Wednesday, November 12, 2008

Working Landscapes

I'm often amazed by the number of free programs that are offered that nobody seems to know about. Take for instance Nevada County Resource Conservation District ( This is a government funded agency which promotes responsible resource management by educating and assisting landowner and land managers through education, leadership, technical and financial assistance, and project facilitation. And it's almost all free!

Today I attended a free brown bag lunch workshop entitled "Working Landscapes: The Environmental Benefits of Grazing" presented by NCRCD. What are working landscapes? Here's a quote from one of the handouts. "Working landscapes consist of farms, ranches and actively managed forestlands. California' working landscapes provide jobs, local tax base, a variety of environmental services, scenic open space, and much of the food and fiber Americans consume."

Today I'll summarize the first of the three speakers, Sheila Barry, UC Livestock and Natural Resources Advisor for the Bay Area. Her focus was on UC research documenting the many benefits of managed grazing, especially fire fuel management, watershed protection, wildlife habitat, increased biodiversity, maintenance of critical endangered species' habitat, recreation, and providing on going, consistent stewardship.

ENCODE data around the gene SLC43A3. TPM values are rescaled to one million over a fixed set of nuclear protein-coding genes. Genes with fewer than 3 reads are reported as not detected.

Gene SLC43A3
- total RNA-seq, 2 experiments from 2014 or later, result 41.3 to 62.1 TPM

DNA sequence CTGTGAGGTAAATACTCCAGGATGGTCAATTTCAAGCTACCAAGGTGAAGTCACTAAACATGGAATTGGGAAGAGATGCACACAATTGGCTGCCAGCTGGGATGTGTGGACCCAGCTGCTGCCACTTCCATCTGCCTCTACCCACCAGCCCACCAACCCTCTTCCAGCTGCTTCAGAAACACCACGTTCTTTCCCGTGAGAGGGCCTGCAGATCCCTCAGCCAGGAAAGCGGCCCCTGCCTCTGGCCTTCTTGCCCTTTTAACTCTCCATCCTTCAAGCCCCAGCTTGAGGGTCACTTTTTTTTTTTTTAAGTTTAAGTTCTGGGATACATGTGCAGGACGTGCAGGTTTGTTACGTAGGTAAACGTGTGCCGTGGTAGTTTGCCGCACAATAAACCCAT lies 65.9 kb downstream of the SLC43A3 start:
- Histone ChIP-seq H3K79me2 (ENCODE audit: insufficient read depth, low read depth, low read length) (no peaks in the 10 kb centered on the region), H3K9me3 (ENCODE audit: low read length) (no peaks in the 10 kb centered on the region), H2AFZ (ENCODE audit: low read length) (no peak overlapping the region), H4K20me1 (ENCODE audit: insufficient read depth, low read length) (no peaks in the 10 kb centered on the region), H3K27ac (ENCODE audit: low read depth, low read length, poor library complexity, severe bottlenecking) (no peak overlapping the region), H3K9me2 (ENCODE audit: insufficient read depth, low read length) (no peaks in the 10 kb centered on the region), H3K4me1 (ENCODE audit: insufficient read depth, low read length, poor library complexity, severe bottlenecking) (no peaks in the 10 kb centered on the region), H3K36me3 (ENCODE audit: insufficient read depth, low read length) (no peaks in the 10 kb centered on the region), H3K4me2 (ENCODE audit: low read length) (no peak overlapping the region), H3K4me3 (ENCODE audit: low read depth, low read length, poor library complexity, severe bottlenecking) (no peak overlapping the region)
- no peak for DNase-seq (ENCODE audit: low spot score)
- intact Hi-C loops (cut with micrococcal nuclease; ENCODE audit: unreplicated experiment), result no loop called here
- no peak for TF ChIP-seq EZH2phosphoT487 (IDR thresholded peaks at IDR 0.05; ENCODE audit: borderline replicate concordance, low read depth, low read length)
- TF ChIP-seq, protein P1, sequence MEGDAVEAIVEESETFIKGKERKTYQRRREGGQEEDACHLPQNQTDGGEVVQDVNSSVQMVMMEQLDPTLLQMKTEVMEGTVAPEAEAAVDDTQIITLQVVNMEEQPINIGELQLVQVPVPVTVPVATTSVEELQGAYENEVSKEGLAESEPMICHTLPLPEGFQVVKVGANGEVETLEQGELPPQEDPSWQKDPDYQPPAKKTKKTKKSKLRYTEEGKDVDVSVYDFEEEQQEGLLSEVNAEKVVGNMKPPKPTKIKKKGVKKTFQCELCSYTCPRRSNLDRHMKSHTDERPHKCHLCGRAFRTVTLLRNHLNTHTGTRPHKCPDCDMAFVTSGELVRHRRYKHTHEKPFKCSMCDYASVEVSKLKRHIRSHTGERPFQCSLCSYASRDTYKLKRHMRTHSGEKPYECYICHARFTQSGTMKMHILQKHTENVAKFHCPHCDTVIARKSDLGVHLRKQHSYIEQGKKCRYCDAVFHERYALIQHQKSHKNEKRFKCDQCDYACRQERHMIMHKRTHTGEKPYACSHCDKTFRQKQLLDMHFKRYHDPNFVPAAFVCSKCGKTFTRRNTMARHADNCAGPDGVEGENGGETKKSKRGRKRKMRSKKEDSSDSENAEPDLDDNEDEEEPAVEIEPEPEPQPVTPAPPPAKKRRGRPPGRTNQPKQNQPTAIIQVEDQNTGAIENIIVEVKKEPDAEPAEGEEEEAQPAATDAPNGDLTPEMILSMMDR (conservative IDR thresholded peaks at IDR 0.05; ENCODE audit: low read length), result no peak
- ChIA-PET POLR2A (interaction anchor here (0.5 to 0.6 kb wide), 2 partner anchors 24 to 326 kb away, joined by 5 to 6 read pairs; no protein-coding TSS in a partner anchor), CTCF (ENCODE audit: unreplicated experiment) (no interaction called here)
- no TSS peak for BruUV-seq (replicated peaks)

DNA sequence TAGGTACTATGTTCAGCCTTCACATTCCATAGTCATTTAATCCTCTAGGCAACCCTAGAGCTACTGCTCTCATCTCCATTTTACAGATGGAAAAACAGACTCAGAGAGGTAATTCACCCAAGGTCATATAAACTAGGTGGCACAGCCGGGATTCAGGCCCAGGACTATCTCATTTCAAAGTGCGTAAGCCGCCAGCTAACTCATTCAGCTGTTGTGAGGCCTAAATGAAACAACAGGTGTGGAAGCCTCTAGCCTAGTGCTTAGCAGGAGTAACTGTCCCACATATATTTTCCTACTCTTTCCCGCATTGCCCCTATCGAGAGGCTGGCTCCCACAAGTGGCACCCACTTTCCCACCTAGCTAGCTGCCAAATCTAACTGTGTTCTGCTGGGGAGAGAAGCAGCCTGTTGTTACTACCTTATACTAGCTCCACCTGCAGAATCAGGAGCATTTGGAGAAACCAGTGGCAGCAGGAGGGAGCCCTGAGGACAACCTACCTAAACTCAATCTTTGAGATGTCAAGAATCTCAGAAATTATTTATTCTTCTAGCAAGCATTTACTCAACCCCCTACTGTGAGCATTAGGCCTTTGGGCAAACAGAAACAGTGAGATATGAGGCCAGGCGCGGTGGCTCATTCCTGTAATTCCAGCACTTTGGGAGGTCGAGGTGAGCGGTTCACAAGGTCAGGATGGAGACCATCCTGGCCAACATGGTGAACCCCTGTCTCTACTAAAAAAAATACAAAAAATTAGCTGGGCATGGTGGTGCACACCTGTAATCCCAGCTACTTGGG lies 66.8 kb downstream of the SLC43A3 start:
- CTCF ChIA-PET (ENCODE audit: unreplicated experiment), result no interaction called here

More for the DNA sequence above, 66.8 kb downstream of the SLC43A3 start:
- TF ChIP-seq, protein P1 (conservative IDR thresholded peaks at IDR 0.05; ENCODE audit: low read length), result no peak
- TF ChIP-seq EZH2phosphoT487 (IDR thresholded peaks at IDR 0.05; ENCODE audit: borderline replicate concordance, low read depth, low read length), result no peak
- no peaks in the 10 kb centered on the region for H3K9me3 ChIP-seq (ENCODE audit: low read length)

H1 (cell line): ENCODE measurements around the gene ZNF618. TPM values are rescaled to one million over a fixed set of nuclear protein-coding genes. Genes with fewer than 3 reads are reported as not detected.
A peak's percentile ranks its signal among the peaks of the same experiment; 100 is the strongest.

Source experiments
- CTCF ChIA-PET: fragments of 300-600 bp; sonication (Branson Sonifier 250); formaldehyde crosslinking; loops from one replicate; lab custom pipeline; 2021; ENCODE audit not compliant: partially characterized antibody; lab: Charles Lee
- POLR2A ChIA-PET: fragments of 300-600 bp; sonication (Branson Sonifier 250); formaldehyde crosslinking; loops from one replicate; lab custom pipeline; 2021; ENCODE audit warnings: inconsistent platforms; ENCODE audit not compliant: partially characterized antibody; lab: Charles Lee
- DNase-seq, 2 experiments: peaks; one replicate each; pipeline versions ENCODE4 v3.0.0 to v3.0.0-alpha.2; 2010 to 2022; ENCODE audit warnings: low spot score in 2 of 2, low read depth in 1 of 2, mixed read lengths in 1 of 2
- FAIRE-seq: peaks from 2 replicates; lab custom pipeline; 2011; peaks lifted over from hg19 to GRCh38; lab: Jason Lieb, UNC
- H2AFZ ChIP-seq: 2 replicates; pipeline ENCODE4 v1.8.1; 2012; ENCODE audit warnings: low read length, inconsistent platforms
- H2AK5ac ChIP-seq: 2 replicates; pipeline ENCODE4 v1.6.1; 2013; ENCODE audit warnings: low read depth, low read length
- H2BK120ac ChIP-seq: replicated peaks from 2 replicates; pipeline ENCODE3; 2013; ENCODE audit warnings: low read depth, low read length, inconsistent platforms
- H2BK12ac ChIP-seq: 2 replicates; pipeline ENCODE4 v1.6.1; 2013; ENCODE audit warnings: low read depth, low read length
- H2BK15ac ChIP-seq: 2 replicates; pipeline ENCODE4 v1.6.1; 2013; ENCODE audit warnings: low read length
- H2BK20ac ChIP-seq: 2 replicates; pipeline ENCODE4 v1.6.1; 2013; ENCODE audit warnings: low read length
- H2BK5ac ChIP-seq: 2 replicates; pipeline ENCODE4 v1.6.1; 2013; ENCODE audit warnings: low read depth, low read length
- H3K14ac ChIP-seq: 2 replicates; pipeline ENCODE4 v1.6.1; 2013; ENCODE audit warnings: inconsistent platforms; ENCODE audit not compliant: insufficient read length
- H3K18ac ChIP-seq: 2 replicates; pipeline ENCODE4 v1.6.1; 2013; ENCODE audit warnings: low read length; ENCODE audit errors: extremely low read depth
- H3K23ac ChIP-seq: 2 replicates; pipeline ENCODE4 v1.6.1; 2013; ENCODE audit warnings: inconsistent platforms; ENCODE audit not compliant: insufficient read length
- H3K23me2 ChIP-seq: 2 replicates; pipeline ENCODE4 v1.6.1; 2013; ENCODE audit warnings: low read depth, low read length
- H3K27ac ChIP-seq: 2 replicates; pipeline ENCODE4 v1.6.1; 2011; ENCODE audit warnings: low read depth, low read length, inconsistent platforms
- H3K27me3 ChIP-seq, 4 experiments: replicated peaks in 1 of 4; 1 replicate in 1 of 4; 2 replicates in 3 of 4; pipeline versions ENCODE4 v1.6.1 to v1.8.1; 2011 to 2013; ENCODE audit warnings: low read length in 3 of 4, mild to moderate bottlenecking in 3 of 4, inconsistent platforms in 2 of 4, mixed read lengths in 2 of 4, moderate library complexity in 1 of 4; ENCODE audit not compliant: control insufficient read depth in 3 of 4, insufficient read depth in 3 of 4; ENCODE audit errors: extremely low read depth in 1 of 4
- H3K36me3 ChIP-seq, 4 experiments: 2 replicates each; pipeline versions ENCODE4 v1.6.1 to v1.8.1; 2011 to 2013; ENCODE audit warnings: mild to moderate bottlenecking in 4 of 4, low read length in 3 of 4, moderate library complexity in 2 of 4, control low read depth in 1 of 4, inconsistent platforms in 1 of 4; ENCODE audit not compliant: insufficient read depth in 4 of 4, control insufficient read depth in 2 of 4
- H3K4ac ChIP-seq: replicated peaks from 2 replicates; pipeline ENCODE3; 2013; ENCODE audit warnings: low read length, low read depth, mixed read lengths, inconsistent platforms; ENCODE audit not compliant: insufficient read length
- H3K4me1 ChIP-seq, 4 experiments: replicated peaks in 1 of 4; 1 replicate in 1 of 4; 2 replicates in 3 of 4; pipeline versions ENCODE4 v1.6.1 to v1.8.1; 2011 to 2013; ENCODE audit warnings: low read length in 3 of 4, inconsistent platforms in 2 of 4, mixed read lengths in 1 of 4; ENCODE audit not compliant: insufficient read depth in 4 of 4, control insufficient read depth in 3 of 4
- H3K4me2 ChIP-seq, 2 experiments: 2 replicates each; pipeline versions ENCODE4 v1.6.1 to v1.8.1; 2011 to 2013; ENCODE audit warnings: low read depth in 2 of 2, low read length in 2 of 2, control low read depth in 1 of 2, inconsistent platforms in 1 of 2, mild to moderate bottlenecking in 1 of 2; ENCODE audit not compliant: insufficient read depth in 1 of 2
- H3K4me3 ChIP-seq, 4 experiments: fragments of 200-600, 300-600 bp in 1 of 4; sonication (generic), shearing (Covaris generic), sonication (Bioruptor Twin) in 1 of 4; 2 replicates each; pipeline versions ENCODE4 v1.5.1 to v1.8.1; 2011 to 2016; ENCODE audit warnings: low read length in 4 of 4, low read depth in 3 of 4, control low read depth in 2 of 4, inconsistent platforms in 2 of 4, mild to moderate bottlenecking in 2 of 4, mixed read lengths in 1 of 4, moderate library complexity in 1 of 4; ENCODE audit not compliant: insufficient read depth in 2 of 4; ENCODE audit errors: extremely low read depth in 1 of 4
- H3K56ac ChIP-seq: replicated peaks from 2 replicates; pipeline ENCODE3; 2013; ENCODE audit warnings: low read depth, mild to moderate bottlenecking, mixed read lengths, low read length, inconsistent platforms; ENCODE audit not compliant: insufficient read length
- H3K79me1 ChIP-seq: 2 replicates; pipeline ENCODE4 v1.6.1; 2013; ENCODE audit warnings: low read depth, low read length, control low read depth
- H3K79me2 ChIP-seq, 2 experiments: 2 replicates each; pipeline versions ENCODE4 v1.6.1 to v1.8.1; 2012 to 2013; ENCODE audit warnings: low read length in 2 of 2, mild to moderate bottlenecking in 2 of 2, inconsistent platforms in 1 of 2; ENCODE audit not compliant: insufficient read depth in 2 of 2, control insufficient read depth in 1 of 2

Unfortunately, there are many negative perceptions around ranchers and grazing, including leftover cow pies, overgrazing, and how to manage a changed landscape. Perhaps the most important part of these perceptions is that the successful stories are not connected in the minds of the public. However, there are only a few bad apples among ranchers and farmers. Most ranchers share environmental concerns; in fact, their livelihoods depend preserving clean water, biodiversity and healthy soils, and prove to be excellent stewards of the lands they own or manage.

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